THE GREAT WALL

THE GREAT WALL

Director Zhang Yimou and cinematographer Stuart Dryburgh ASC, NZCS on using ALEXA 65 for the epic US-Chinese historical fantasy

THE GREAT WALL is a joint production from China Film Group, Le Vision Pictures, Legendary East and Universal Pictures. Set during the Northern Song Dynasty, the story sees European mercenaries join forces with a specialist Chinese army to battle fierce monsters known as the Taotie. Director Zhang Yimou and cinematographer Stuart Dryburgh ASC, NZCS (co-credited with Zhao Xiaoding) here share their experiences on the film, which was the first to use ARRI Rental’s ALEXA 65 on main unit throughout production.

Stuart Dryburgh ASC, NZCS discusses using ALEXA 65 on the epic US-Chinese historical fantasy THE GREAT WALL – the first film to utilize the camera on main unit throughout production.

What led you to consider ALEXA 65 for this film?

Stuart Dryburgh: The very first Skype call I had with Zhang, I brought up the ALEXA 65 because it just seemed exactly the right tool for the job. Not only the scope and scale of the wide shots, but the heavy visual effects content required a high-resolution image.

Zhang Yimou: Before we started principle photography Stuart did tests and recommended the ALEXA 65 to me. I made the decision right after I learned about the camera. Later I found out that THE GREAT WALL was the first film to be mainly shot with ALEXA 65. We planned to release the film in different formats, such as IMAX, 4K and 2K, which would benefit from ALEXA 65’s large and high-resolution sensor. I believe high-end feature films should offer superior image quality over conventional content and that’s something ALEXA 65 can definitely deliver.

Was it considered a risk, to be the first to use the system in this way?

SD: I spent almost a year observing the development of the ALEXA 65 and had shot tests with it at Shepperton, so it wasn’t such a leap of faith. I came to realize, spending time with the development team, that although it’s a brand new camera, it’s based on ALEXA…It’s not really a new camera system at all, it’s an enhanced ALEXA, so I felt very comfortable in that way, as did all the post people.

One of the other things that gave me great confidence going to China with the ALEXA 65 was the support I was getting and knew I could rely on from ARRI. Obviously the development team and ARRI Rental were very keen that the camera performed well on its first major outing, so they sent two technicians with us for our preproduction camera setup and the first few weeks of shooting, and that was amazing. In fact we had very few technical issues…but having that level of support from ARRI gave me – and the producers – the confidence to take a small risk on a new camera.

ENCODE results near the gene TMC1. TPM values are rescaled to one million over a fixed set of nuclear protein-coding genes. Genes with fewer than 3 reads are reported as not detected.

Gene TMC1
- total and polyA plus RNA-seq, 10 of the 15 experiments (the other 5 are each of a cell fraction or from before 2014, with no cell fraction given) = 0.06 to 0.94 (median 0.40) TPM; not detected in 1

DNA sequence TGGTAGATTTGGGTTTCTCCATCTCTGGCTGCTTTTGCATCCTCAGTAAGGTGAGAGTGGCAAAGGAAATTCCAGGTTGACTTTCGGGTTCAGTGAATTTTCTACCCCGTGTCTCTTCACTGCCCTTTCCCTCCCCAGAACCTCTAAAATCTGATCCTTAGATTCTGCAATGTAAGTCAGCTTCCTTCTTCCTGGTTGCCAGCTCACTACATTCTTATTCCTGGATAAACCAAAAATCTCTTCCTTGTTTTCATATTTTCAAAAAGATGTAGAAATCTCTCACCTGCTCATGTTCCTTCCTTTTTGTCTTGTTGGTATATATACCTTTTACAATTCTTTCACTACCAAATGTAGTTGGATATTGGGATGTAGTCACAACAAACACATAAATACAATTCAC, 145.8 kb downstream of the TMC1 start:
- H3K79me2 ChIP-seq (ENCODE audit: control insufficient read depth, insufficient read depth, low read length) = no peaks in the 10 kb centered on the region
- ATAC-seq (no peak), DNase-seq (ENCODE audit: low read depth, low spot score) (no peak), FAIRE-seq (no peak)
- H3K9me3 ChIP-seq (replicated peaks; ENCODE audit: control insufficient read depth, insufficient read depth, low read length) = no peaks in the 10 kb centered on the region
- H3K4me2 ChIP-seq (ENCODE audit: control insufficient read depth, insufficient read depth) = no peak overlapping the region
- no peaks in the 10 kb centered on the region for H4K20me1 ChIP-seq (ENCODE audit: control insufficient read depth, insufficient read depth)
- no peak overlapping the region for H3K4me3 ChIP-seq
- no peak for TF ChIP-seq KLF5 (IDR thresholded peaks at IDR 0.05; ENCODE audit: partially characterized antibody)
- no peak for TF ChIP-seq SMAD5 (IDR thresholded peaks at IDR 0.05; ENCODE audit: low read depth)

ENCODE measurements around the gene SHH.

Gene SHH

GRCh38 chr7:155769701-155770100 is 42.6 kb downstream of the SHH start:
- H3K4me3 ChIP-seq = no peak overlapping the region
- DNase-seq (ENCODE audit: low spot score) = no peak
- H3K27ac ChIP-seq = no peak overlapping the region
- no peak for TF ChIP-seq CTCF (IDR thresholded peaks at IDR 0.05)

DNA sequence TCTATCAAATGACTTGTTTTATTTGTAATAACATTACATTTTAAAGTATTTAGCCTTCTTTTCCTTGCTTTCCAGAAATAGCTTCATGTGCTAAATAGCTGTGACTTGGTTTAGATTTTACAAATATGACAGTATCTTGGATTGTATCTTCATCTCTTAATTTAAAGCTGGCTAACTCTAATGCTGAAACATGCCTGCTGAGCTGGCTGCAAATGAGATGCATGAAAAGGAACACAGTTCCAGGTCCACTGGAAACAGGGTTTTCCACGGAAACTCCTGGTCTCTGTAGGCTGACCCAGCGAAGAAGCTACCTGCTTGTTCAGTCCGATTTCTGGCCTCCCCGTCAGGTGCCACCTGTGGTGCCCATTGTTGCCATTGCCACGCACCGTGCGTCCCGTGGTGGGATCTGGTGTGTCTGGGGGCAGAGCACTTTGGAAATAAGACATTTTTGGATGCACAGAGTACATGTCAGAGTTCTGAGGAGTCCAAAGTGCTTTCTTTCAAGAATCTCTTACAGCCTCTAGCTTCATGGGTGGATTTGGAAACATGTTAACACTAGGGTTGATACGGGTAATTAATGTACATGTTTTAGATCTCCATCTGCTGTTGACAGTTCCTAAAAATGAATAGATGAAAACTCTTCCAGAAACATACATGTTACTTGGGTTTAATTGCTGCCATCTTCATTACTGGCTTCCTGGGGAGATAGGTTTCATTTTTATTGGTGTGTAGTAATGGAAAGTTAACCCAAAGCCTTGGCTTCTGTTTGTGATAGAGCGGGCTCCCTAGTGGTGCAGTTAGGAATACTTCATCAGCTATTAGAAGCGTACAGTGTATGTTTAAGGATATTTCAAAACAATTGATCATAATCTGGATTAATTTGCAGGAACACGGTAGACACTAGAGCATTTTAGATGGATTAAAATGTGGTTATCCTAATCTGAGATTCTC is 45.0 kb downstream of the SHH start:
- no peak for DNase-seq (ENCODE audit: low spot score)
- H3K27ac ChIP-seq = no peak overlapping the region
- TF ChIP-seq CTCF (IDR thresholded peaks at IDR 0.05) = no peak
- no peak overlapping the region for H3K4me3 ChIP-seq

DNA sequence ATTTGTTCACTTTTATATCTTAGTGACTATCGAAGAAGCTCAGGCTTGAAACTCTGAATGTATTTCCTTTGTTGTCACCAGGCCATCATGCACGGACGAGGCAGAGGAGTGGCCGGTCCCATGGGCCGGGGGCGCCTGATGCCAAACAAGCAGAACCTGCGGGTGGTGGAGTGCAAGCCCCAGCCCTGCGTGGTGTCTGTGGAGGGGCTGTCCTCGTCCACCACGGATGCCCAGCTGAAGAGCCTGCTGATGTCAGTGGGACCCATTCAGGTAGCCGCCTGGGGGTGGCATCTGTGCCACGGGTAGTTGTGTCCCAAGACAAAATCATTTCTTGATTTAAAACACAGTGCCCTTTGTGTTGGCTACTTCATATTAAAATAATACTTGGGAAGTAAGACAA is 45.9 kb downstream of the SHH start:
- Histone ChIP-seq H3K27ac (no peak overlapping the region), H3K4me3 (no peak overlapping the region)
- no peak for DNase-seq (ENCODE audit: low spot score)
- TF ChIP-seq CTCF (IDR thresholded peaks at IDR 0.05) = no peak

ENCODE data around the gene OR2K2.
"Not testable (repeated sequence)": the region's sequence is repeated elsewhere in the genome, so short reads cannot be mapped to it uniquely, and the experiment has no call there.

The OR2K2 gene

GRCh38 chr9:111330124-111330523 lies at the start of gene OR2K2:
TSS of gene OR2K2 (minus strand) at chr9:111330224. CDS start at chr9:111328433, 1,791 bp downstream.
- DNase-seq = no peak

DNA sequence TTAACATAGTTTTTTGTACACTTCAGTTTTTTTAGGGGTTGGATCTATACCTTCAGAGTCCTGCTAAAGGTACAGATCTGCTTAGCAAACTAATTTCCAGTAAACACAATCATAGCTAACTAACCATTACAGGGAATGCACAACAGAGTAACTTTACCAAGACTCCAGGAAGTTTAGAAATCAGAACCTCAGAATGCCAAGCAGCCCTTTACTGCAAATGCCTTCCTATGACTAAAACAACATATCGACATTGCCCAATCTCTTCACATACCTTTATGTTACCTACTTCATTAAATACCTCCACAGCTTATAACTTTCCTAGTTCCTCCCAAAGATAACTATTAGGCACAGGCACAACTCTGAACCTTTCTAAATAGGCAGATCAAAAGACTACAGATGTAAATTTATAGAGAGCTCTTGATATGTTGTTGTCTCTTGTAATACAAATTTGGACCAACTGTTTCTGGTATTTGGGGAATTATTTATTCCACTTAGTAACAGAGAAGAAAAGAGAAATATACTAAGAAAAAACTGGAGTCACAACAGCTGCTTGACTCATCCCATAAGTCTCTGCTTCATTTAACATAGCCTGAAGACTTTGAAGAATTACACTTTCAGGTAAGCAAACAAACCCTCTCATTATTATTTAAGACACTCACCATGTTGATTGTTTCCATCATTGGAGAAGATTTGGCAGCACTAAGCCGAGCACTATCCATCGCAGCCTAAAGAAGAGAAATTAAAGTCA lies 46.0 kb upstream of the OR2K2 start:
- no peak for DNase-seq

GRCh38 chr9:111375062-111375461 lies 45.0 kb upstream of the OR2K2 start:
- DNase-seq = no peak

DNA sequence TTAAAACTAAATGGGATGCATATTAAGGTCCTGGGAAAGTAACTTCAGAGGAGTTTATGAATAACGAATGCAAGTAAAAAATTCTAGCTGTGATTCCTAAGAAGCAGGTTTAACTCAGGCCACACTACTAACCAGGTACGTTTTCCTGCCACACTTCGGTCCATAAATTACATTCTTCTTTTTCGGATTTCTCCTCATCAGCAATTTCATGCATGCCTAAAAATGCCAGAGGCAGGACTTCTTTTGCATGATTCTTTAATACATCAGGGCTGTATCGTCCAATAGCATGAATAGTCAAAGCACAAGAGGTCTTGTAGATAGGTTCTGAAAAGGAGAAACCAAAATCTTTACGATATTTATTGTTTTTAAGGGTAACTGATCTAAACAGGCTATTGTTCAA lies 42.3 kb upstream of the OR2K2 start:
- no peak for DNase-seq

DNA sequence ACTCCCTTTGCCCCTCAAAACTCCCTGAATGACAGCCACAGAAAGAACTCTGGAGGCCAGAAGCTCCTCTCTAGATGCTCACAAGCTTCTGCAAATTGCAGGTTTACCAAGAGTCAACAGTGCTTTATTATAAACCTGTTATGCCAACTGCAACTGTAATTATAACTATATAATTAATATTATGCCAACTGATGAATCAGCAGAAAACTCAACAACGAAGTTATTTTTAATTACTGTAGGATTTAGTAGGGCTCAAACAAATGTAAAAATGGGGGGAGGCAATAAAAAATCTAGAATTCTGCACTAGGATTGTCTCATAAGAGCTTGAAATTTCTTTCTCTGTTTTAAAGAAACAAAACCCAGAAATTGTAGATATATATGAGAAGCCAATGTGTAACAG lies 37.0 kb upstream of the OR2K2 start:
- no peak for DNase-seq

What benefits did the ALEXA 65 format bring to this production?

ZY: 65 mm lenses have a different angle of view compared with 35 mm lenses and they fit nicely in the visual storytelling of the film. The Great Wall of China is one of the most magnificent architectures in the world and we were able to take advantage of the large sensor to capture the sheer scale of the battles. Therefore I think ALEXA 65 was the perfect choice for this film. A smaller sensor and narrower angle of view would not be able to deliver the same level of visual impact.

SD: We had a set of the Great Wall built in a greenscreen enclosure that was something like 300 m long and we would often put 500 extras into it. We had CableCam shots 100 m above the wall, seeing the whole thing, and you could make out every individual character, which meant that for crowd replication and all those other things that would be happening in post, you’re creating the highest possible resolution image.

How would you describe the look and feel of the ALEXA 65 image?

SD: When we saw ARRI’s test films, the one that actually most impressed me was the faces, the close-ups, because it hadn’t occurred to me that not only was this a great camera for epic wide shots, but that it would render faces as beautifully as film does…with the ALEXA 65 you get beautiful roll-off and skin tones. I would shoot a beauty commercial on it for sure…it’s a terrific-looking picture, as are all ALEXAs, but this time with more fine detail.

We were able to take advantage of the large sensor to capture the sheer scale of the battles. Therefore I think ALEXA 65 was the perfect choice for this film.

ZY: The images from ALEXA 65 have more clarity; the dynamic range and color reproduction are excellent. Despite being a digital camera, ALEXA 65 still manages to retain the organic smoothness from analog film. Many other digital cameras tend to be too clinical in terms of sharpness and detail. ALEXA 65 isn’t like that – the images look pleasing without being overly sharp. The tonal range, gradation and granularity also impressed me.

You had both the Prime 65 and Vintage 765 lens series; did you use each for specific things?

SD: To be honest we mixed the Prime 65s and Vintage 765s – eventually without giving it much thought at all. A more techy person than myself could probably pick the difference, but I was very comfortable with both. If the right focal length for a particular shot was on the A-camera as a Vintage 765 and on the B-camera as a Prime 65, I felt quite comfortable in mixing them up. Any minor differences in resolution or lens color can be corrected so easily in post.

What influence do you think ALEXA 65 may have on the Chinese film industry?

ZY: As a director I have high standards for image quality and aesthetics. Good visual storytelling is a result of the proper integration of technologies. I hope that shooting with ALEXA 65 on THE GREAT WALL would bring the attention of Chinese filmmakers to this topic. The quality of films will ultimately depend upon the filmmakers’ ability to take advantage of the tools.